Chiefs, 49ers arrive at Super Bowl LVIII after very different paths

The Kansas City Chiefs and San Francisco 49ers made it to Super Bowl LVIII under very different circumstances.

The defending-champion Chiefs, fresh off the most unspectacular regular season of the Patrick Mahomes era, plowed through a gauntlet of AFC heavyweights, winning twice as road underdogs to reach their fourth Super Bowl in five years.

The NFC’s top-seeded 49ers, meanwhile, survived a pair of uncharacteristically uneven performances at home, needing second-half comebacks to eke by opponents they were favored to beat by at least a touchdown.

It all adds up to a rematch of 2020’s Super Bowl LIV, a game Mahomes and the Chiefs won, 31-20, after overcoming a 10-point fourth-quarter deficit.

This year’s game features the NFL’s best quarterback in Mahomes and the league’s most star-powered offense with the 49ers. It features two of the game’s top offensive coaches in Kansas City’s Andy Reid and San Francisco’s Kyle Shanahan. It features a pair of stout defenses that both surrendered fewer than 18 points per game in the regular season.

With all of those similarities, it makes sense Las Vegas – where the Super Bowl will be played on Feb. 11 – views the game just shy of a pick’em. The Niners opened as -2.5 favorites, but the line shifted to -1 overnight, according to the DraftKings sportsbook.

So how did we get here?

Long known for their high-powered offense, the Chiefs this year rode a defense led by pass-rushing tackle Chris Jones, shutdown corner L’Jarius Sneed and coordinator Steve Spagnuolo to an 11-6 record and the AFC’s No. 3 seed.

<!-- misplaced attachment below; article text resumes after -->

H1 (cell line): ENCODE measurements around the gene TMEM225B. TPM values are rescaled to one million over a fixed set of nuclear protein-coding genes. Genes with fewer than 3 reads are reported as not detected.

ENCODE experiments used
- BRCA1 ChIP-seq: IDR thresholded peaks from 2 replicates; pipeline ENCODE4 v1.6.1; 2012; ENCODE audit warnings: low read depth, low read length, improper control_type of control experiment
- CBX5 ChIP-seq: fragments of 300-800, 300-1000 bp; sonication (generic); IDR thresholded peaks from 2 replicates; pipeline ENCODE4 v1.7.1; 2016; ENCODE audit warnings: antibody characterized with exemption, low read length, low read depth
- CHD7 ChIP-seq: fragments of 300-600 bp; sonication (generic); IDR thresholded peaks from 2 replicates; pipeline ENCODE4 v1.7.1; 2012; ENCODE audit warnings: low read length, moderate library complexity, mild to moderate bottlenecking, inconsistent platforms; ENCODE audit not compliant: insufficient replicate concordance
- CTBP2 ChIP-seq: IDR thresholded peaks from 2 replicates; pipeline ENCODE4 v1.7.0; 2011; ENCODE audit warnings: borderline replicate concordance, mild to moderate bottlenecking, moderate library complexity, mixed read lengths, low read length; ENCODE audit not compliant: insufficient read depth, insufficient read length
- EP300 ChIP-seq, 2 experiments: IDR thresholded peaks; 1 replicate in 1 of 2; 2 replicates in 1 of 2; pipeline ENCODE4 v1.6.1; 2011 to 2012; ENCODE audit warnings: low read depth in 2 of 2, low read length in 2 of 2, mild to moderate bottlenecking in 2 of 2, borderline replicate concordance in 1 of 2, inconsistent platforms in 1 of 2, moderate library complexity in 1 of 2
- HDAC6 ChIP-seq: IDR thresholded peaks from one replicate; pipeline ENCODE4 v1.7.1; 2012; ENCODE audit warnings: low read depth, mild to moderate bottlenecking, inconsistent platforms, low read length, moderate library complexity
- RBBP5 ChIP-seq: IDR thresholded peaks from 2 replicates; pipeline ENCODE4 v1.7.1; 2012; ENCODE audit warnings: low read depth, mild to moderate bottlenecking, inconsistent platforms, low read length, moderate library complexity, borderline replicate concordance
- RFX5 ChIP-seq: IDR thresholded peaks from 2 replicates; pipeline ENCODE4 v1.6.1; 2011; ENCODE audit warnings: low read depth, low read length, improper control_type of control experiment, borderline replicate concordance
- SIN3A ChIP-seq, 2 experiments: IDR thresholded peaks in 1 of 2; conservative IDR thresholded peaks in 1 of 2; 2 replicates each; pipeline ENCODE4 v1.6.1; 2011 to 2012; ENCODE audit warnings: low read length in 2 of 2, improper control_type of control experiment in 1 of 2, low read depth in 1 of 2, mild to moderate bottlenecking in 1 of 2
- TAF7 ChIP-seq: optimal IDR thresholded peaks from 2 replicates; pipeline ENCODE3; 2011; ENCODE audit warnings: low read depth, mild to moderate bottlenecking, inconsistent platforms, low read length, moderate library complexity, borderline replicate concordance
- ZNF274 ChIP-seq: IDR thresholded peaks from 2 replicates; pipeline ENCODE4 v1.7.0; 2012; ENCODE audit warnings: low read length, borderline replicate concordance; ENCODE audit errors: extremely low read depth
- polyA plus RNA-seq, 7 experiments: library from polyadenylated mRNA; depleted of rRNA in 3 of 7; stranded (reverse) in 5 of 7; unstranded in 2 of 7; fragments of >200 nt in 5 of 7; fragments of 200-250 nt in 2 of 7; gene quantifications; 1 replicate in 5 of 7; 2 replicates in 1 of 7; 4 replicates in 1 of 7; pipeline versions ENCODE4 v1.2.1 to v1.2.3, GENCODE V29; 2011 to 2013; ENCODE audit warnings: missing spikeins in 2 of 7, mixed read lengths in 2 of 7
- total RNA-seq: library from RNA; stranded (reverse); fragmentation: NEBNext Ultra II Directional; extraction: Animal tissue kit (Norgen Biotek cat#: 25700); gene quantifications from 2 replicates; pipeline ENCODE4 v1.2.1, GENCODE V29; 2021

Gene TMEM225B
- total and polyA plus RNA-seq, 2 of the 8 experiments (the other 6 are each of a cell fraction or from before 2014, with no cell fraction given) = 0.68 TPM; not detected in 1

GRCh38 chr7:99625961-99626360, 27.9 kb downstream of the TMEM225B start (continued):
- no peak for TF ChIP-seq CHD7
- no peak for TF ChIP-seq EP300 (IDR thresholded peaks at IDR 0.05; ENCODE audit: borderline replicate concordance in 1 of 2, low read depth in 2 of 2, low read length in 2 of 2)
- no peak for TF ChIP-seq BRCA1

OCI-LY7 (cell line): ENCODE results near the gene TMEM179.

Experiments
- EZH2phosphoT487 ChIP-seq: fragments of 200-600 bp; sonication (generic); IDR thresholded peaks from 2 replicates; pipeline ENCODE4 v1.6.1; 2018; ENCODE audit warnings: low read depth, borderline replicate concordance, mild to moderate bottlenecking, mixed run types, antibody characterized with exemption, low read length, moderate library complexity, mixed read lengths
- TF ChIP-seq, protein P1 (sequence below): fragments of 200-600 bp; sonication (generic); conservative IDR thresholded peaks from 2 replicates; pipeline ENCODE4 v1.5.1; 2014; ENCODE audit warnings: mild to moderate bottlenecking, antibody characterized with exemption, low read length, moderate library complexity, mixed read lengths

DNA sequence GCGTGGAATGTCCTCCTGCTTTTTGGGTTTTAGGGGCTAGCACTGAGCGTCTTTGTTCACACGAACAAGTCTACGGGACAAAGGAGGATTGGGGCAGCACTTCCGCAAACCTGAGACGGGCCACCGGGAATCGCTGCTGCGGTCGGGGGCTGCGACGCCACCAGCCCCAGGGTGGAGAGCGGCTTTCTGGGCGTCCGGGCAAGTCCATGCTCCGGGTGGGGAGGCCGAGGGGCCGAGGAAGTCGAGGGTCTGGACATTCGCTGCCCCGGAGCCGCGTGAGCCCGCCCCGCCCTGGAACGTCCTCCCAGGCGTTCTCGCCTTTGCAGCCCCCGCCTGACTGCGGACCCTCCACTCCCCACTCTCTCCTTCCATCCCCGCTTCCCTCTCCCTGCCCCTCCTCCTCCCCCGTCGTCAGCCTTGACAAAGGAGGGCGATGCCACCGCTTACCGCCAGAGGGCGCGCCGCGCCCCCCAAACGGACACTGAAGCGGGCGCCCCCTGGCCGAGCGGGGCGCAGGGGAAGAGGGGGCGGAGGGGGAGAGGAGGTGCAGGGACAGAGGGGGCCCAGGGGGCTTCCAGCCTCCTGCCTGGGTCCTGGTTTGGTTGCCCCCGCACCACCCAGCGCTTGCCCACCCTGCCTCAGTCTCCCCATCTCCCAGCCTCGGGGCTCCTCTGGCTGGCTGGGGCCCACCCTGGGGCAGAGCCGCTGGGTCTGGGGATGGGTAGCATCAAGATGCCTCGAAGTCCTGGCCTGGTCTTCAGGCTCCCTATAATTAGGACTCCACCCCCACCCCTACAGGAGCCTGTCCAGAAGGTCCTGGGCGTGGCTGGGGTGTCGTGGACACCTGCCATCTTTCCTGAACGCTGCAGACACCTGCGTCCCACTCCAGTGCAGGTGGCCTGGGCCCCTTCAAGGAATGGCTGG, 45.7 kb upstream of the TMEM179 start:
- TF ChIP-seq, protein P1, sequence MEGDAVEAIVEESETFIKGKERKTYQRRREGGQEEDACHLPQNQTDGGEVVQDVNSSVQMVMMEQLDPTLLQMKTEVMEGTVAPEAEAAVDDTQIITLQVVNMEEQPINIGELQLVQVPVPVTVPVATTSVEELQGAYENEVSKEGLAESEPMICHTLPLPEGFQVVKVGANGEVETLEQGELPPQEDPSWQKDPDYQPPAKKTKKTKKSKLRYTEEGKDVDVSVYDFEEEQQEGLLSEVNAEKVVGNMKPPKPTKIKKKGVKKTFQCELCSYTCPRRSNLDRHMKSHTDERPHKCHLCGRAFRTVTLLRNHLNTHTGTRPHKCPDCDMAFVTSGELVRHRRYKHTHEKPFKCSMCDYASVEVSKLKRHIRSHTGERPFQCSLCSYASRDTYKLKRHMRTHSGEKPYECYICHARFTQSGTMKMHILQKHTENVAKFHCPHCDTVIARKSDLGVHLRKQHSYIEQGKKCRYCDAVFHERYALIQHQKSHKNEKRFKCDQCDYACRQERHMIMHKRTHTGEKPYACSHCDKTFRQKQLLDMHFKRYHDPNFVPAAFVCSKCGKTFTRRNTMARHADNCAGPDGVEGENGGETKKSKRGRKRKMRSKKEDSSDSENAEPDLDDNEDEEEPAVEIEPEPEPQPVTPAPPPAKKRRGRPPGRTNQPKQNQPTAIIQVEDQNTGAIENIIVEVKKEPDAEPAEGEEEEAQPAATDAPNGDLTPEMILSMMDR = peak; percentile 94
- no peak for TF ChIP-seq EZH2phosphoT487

Offensive issues, however, invited concerns about Kansas City’s playoff ceiling. The Chiefs averaged 21.3 points per game, which ranked 15th in the league. A worrisome wide receiver group devoid of a No. 1 option contributed to the team’s NFL-high 44 drops. Travis Kelce’s 984 receiving yards marked his fewest in eight years, warranting speculation about whether the star tight end was regressing at age 34.

A deep playoff run appeared especially improbable toward the end of the regular season, when Kansas City lost four of six games between Nov. 20 and Dec. 25 and failed to reach 20 points in any of those losses.

The playoffs proved to be a different story.

Mahomes overcame ice-cold elements in Kansas City to throw for 262 yards and rush for 41 in an opening-round win over the Dolphins; traded touchdowns with Josh Allen and beat the second-seeded Bills in Buffalo in the divisional round; and did just enough in Sunday’s 17-10 victory over Lamar Jackson and the top-seeded Ravens in the AFC Championship Game in Baltimore.

After throwing a career-worst 14 interceptions in the regular season, Mahomes is yet to throw one this postseason. His QBR of 90.2 in the playoffs greatly exceeds the 63.0 mark he put up in the regular season. His clutch, 32-yard completion to Marquez Valdes-Scantling on 3rd and 9 with just over two minutes remaining in the Ravens game clinched the win with his offense on the field.

Mahomes now boasts a 14-3 record, has completed 67% of his passes and has thrown for 4,802 yards and 39 touchdowns against seven interceptions in 17 career playoff games – the equivalent of a full regular season.

Kelce followed up his modest regular season with three consecutive playoff games of at least five catches and 71 yards. His contested touchdown catch on Sunday’s opening drive marked his third score of the playoffs.